The Protectorate, 1653-60
In 1653 while the Nominated Assembly still sat in session (and thus the Commonwealth still in existence) Cromwell considered the course of action he would take, and at some point decided on accepting The Instrument of Government . By 1653, the problem of finding a stable form of government that would gain support in the country was even more acute than in 1649. Cromwell, disillusioned by the failure of the Nominated Assembly to provide the settlement of the religious and political issues he and the Army Council wanted, decided Colonel Lambert's constitutional blueprint was the answer. The Instrument was in part a combination of earlier terms demanded of the king 1641-2 and 1647-8 and politically was a very conservative move away from republicanism to a quasi-monarchical status. Cromwell was not made 'king' however, rather 'Lord Protector'.
[9. Constitutional settlement agreed by Cromwell in 1653. Though Cromwell later claimed he did not know of the Instrument of Government when he dissolved the Nominated Assembly in 1653, as there are signs he was frustrated by its religious radicals and some of its propositions. Further the speed of its implementation suggests Cromwell was fully prepared for the Instrument. Within just four days of ending the Nominated Assembly Cromwell was made Lord Protector. It is certain that Cromwell was fully aware of the Instrument as an alternative constitution drawn up by Colonel John Lambert before the Nominated Assembly was dissolved. This provided for a Lord Protector as head of state, who was to be assisted by a Council of State and a single chamber Parliament of 400 members from England and Wales the abolition of the House of Lords was maintained by the settlement. The House of Parliament would meet at least once every three years. Also Ireland and Scotland were to be represented in Parliament, sharing 30 MPs. This made the Protectorate parliaments the first truly British parliaments. In direct opposition to Leveller ideas, and a restatement of the conservatism of the political élite, the right to vote was to be restricted to men of property or income over £200. Catholics and Royalists were ineligible to vote or be elected. As for religion, the Instrument declared ambivalently that there would be a national church with 'sound doctrine'. However liberty of conscience would be allowed for 'such as profess faith in God by Jesus Christ' - except Catholics and the most extreme, or licentious, of Protestants. Lastly there was to be a permanent army of 30,000 soldiers. ]
Cromwell has traditionally been seen (for example, Andrew Marvell's allusions to his thirst for power) as gradually aspiring to political power and playing a major role in purging Parliament and forcing the execution of Charles I. In reality that was not the case as Cromwell was politically and socially conservative. The religious toleration in England under Cromwell's regime was the most 'liberal' until the advent modern state.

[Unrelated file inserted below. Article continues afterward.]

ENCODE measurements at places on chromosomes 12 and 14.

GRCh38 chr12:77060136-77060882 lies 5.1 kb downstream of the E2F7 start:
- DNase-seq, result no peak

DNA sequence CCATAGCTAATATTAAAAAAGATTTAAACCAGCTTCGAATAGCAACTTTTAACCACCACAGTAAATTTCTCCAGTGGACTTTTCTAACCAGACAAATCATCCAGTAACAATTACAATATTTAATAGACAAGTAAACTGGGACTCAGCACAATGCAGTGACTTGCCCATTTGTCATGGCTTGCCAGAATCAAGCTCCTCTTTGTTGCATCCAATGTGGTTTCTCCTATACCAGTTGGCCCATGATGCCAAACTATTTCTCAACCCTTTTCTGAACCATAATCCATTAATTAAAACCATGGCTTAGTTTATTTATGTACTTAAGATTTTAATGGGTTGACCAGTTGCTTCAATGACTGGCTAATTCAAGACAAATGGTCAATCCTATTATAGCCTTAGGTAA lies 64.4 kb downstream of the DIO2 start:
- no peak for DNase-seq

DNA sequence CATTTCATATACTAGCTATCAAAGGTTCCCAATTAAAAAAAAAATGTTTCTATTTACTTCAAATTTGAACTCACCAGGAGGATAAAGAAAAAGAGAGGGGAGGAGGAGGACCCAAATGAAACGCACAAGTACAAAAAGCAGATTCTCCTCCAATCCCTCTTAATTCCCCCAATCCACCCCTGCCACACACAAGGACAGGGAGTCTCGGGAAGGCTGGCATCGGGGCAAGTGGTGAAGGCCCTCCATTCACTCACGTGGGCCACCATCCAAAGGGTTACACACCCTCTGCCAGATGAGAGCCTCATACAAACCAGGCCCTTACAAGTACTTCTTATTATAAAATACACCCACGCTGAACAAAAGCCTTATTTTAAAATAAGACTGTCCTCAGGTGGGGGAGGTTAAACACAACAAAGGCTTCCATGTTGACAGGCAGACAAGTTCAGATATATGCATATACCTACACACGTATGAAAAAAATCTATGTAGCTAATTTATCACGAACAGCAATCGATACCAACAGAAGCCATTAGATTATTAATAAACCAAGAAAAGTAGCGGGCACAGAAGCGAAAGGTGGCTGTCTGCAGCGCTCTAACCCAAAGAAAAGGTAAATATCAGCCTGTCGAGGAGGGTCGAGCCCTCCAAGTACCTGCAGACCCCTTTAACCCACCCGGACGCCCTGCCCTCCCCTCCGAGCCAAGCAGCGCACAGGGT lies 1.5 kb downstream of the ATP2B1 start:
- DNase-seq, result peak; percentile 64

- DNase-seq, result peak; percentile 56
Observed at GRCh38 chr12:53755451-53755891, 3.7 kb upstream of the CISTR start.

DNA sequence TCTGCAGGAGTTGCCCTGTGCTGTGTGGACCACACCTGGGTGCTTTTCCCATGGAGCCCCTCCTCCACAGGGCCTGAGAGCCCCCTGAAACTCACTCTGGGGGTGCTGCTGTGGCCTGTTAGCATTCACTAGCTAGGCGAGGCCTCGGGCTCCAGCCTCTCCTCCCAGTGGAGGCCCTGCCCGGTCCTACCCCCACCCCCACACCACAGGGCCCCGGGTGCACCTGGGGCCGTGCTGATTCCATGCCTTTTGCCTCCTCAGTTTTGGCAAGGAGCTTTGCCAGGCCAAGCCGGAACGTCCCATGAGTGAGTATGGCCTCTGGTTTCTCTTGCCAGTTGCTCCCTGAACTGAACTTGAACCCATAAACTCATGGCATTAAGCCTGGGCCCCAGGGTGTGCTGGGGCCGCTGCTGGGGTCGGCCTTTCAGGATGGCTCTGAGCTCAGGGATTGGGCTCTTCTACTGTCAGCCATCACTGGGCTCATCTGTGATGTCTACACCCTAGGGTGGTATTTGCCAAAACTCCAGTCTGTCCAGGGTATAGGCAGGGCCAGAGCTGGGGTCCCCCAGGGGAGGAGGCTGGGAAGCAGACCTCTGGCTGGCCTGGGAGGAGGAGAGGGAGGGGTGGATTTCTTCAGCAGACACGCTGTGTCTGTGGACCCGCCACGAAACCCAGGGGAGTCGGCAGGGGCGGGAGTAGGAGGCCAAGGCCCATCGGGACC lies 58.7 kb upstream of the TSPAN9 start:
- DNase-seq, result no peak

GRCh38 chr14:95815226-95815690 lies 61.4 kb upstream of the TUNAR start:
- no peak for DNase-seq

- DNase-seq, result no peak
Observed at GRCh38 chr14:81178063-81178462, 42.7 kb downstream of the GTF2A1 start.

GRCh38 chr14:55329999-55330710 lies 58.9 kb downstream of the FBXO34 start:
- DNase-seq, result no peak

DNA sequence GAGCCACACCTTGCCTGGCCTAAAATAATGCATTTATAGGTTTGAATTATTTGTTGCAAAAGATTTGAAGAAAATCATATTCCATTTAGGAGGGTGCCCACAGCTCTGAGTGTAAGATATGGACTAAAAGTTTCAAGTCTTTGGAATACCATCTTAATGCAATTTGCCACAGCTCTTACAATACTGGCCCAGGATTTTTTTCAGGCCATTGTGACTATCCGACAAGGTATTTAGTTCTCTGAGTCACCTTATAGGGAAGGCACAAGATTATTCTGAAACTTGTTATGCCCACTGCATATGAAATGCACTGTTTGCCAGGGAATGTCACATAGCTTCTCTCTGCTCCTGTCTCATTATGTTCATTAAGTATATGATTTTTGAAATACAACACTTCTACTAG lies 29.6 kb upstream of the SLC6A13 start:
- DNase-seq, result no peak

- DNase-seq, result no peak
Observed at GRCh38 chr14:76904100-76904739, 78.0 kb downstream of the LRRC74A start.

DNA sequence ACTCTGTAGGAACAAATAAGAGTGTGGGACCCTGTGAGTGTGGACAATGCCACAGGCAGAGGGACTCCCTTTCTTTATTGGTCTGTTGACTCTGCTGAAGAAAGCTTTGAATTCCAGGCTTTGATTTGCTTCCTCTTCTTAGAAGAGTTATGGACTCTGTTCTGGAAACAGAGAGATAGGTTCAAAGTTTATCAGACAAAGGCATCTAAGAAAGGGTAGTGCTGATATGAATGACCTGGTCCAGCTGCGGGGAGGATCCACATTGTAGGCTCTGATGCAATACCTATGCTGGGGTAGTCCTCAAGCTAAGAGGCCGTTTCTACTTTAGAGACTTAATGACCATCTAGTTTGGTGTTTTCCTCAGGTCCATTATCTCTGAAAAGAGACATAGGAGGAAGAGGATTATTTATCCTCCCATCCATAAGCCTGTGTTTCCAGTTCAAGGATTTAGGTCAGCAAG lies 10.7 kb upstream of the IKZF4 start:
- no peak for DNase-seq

Cromwell desperately strove to realise his goal of 'healing and settling' the nation, viz. bringing stability, public confidence in the government, and a broad religious settlement that would help propagate the 'godly reformation'. The Cromwellian regime did not attract a wide base of support, though this was largely obscured while Cromwell was still alive as he was adept at managing the various political and religious factions. This was not completely true however as the majority of plots to assassinate the Lord Protector were made, not by Royalists, but by Fifth Monarchists disillusioned at the turn of political-confessional events in England. Cromwell, though his political and social beliefs were reactionary, became frustrated with the parliamentary system and indulged in some of the very criticisms of Stuart government. Attempts were made to shape the Protectorate Parliaments by declaring members to be ineligible and tampering with elections. This was nothing new in English politics, and Cromwell resented his position.
In 1657 he did nothing to prevent Parliament from voting against the decimation tax (the lifeline of the Major Generals) which effectively marked the end of the Major Generals as a feature of government. In its place the Lord Protector, though rejecting the office of 'king', it is thought because he knew and feared the reaction of powerful Army generals, accepted The Humble Petition and Advice. The Protector had deliberated over the matter for some time, which indicates he considered the move to be of value in bringing stability to the English political environment. Bulstrode Whitelocke alleged that as early as 1652 Cromwell voiced such a perspective in a conversation. Both the Instrument of Government and The Humble Petition and Advice  as constitutional models were remarkably close to the monarchical system of government that had existed under the early Stuarts and would return under Charles II. Cromwell
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